BRITISH and Irish Lions boss Warren Gatland says there are “no preconceived ideas” about the make-up of his first Test team that will tackle Australia next month.
That selection process effectively begins at Hong Kong Stadium tomorrow when 2009 Lions captain Paul O’Connell leads the tourists into action. Starting with the Barbarians, there are six games before Gatland’s Test XV runs out against the Wallabies in Brisbane.
“What we’ve always said is that everyone will get a start in the first three games, and we will look at certain combinations, mixing and matching a little bit,” head coach Gatland said. “The great thing at the moment is there is a huge amount of competition within the squad. I think a lot of players feel that if they play well and put their hand up they’ve got a chance of being selected. “The guys who go out on Saturday get their first opportunity to set a mark and put some pressure on the other players in the squad.
“In terms of the Test side, probably not until after the first four games will we actually even start thinking about that. I think it is important that these players feel like they’ve got a chance to go out and impress. As coaches and management, we are not going around with any preconceived ideas about what we think the Test side should look like.”
O’Connell will seal his comeback from serious injury by captaining the Lions this weekend. Only a few months ago, the 33-year-old Ireland lock did not expect to be part of what is now his third Lions mission. But with tour skipper Sam Warburton resting a knee injury, O’Connell takes over as leader against the Barbarians. “I suppose around Christmas, and even two or three months after Christmas, I certainly thought I wouldn’t be here, so to be here and now captaining the side is fantastic,” said O’Connell, who was laid low by groin and back problems. “I am delighted. It’s a very exciting occasion. We’ve had a few great weeks, and it has gone up another level since the Leicester boys and the Leinster boys came in (last weekend). I am disappointed, obviously, for Sam. He has run a great ship the last few weeks.” Solitary Irishman O’Connell will take charge of a team containing nine Welshmen – including the entire back row of Dan Lydiate, Justin Tipuric and Toby Faletau – three Scots and two English.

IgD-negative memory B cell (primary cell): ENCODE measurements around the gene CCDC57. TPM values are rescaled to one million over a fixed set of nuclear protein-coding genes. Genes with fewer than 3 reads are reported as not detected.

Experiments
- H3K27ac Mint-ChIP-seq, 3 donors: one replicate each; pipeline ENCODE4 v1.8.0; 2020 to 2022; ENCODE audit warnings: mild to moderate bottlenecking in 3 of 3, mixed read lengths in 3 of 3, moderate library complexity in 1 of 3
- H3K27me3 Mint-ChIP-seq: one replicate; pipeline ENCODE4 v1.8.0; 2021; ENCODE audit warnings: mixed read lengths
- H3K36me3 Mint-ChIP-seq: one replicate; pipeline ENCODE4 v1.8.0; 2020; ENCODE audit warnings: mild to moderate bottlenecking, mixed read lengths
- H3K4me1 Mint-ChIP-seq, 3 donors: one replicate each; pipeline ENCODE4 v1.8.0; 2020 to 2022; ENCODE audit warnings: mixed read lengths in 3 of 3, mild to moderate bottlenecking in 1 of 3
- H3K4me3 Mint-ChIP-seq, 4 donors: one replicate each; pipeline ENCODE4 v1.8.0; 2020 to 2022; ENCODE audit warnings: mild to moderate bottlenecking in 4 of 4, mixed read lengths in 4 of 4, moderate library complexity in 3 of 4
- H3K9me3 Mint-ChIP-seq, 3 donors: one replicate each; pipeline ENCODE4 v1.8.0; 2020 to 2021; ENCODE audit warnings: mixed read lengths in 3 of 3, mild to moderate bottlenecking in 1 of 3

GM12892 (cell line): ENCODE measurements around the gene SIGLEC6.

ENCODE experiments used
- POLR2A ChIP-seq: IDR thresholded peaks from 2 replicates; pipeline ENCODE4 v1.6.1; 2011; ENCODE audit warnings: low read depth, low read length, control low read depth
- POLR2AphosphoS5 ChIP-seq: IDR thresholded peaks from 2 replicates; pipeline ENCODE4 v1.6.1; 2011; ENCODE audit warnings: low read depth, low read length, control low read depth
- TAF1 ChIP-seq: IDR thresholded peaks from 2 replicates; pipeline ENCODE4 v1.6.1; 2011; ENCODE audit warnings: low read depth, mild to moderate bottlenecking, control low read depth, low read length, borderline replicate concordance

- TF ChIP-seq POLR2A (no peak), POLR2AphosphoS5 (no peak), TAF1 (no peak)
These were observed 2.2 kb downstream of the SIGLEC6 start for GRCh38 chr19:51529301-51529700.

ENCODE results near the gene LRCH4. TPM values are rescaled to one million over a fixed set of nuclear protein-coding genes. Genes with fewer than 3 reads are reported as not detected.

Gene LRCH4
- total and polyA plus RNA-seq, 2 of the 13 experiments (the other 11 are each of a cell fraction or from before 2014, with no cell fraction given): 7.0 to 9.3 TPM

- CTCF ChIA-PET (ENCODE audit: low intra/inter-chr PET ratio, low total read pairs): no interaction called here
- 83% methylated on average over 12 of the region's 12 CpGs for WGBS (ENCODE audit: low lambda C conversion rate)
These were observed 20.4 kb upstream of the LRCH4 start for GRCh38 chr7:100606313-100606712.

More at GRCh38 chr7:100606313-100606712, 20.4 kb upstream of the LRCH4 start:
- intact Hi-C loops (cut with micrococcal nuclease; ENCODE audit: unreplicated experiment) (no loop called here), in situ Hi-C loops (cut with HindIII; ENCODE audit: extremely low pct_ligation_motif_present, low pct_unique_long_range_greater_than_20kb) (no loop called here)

Gatland yesterday described Wales flanker Warburton’s absence from the Baa-baas encounter as “precautionary”.
“Sam has just got a little knock,” Gatland said. “He has had a little bit of a sore knee for the last ten days, and the medics have just given him an injection and said just to stay off it for about five days. He was desperate to play, but we felt just so early in the tour it was not worth the risk. It is just precautionary, and there are two or three players in the same boat.
“Sean O’Brien has bruising on the bone, Rob Kearney’s hamstring is just a little bit tight and Gethin Jenkins’ calf is a little bit tight as well.
“They are all hopeful and confident of being fit for either the (Western) Force game next Wednesday or the game (against Queensland Reds) in Brisbane.
“We want to go and show the Australian public that we are capable of moving the ball and scoring lots of points. But the whole focus is about coming back with a Test series win, and if we need to be pragmatic, then we will do that as well. We feel we have got a squad and the ability to play any type of game, whatever conditions are thrown at us, and being able to change from one style to another.”
O’Connell, meanwhile, is determined for the tour to begin in successful fashion. “I remember the first game we had in South Africa in 2009. It was a very tough game, and we didn’t play fabulously well, but we finished well and got the win,” he said. “It got us moving in the right direction, and if we can do that again this weekend it will be great. The guys have just completely dived into the whole thing – we are very tight already – and there is a big buzz, a big excitement about making this tour very special.”